NEW YORK — Alain Senderens, one of the most adventurous of the founding fathers of nouvelle cuisine, who made L’Archestrate and Lucas Carton in Paris two of the world’s most celebrated restaurants, died Sunday at his home in St.-Setiers, a village in south-central France. He was 77.
Gilles Pudlowski, a food critic and guide writer, announced the death to Agence France-Presse, which did not report the cause.
Like his fellow culinary explorers Michel Guérard, Paul Bocuse, and Pierre Troisgros, Mr. Senderens envisioned a more modern version of French cuisine, less reliant on buttery sauces, more international in spirit, and more insistent on high-quality, fresh ingredients.
“I, like other chefs, didn’t want to do traditional cuisine anymore,” he told The Unesco Courier in 2001.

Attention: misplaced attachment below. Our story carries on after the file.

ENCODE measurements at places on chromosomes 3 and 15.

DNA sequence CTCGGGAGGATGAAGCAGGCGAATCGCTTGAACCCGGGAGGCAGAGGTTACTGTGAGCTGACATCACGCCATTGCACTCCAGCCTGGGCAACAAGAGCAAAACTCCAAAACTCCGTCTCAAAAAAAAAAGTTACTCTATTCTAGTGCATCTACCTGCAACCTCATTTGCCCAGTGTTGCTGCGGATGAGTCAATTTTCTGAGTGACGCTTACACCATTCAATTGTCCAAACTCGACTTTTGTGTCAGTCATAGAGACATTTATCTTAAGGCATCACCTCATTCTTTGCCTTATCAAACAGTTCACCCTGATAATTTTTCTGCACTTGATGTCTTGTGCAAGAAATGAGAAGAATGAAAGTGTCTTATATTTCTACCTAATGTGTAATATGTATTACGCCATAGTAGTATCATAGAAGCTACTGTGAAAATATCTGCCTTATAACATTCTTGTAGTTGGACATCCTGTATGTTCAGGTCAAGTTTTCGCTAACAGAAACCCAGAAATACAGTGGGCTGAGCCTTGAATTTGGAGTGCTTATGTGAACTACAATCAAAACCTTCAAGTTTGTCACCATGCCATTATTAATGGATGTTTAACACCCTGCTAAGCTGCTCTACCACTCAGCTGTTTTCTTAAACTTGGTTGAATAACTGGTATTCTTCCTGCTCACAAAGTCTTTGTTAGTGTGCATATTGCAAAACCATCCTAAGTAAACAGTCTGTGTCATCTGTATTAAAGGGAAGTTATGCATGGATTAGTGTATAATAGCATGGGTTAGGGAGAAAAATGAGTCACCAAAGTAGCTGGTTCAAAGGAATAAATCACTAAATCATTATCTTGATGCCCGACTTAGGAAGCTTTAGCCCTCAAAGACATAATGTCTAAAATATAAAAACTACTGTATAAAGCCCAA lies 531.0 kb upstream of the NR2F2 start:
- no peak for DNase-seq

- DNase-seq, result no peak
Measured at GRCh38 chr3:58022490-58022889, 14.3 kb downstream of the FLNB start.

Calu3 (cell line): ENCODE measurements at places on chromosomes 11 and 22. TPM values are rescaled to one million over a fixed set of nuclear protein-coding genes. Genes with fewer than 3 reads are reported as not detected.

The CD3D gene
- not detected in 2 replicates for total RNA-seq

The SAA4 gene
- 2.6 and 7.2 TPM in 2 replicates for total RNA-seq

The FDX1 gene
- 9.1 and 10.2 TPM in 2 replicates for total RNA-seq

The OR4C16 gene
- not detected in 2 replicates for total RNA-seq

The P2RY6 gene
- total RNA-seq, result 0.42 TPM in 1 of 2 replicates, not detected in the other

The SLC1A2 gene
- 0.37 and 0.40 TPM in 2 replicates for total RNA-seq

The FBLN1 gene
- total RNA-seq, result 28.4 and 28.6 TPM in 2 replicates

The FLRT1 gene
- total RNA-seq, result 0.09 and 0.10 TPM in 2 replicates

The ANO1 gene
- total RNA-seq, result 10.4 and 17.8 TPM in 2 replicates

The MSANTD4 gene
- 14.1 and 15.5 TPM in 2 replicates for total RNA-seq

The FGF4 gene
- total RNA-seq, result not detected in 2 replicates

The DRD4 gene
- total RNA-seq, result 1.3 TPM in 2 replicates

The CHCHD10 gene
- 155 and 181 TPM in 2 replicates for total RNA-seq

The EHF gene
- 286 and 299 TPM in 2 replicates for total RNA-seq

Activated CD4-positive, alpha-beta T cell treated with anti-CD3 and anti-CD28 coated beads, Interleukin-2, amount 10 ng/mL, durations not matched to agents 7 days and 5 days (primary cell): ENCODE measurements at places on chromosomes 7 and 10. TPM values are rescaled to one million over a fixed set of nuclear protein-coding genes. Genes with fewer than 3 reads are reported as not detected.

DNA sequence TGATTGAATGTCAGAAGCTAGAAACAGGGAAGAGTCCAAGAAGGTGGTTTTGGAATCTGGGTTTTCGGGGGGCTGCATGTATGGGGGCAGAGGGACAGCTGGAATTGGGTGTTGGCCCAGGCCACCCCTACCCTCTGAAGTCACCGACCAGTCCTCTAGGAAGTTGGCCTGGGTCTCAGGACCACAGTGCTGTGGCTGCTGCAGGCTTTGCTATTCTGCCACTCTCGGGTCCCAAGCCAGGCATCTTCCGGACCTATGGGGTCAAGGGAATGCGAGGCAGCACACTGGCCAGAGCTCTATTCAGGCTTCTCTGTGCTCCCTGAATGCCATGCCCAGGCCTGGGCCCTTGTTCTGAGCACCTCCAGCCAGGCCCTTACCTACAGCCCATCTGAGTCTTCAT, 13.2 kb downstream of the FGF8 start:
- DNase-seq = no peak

His experiments could entice and, on occasion, shock. Baked lobster in vanilla sauce — “a triumph of taste over logic,” the restaurant critic Craig Claiborne called the dish in The New York Times — was regarded as scandalous when introduced in 1981. So was the use of soy sauce in a beurre blanc, an idea inspired by a trip to Asia in 1978.
“Almost nothing on L’Archestrate’s menu is available anywhere else,” the restaurant critic Raymond Sokolov wrote in The Times in 1972.